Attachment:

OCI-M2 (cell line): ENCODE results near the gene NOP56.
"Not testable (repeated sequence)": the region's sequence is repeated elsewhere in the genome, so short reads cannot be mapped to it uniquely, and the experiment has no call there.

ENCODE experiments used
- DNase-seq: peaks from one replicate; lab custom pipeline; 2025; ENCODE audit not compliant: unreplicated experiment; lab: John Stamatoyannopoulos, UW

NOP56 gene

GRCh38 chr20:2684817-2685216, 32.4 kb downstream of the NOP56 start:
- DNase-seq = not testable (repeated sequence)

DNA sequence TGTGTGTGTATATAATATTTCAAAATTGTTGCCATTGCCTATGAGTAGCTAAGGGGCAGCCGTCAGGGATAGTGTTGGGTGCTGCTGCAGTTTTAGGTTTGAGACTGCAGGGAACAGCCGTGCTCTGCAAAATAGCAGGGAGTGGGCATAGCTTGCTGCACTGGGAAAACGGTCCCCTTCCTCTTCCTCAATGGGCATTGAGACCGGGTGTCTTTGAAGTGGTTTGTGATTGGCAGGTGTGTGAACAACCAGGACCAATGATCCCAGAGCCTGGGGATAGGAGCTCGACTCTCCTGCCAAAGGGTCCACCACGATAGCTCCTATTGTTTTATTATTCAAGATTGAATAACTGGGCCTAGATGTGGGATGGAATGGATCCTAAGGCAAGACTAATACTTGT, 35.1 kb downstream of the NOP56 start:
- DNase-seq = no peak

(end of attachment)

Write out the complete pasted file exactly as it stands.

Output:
OCI-M2 (cell line): ENCODE results near the gene NOP56.
"Not testable (repeated sequence)": the region's sequence is repeated elsewhere in the genome, so short reads cannot be mapped to it uniquely, and the experiment has no call there.

ENCODE experiments used
- DNase-seq: peaks from one replicate; lab custom pipeline; 2025; ENCODE audit not compliant: unreplicated experiment; lab: John Stamatoyannopoulos, UW

NOP56 gene

GRCh38 chr20:2684817-2685216, 32.4 kb downstream of the NOP56 start:
- DNase-seq = not testable (repeated sequence)

DNA sequence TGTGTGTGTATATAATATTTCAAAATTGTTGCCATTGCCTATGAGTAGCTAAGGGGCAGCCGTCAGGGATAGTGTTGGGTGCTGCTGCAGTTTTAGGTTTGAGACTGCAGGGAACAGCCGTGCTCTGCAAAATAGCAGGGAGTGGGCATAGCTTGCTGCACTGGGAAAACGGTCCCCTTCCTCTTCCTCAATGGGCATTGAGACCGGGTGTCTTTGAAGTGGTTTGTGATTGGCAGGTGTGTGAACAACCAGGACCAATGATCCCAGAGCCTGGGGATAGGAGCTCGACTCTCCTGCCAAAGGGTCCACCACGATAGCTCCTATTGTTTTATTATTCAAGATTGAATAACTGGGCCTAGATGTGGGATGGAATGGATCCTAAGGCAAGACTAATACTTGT, 35.1 kb downstream of the NOP56 start:
- DNase-seq = no peak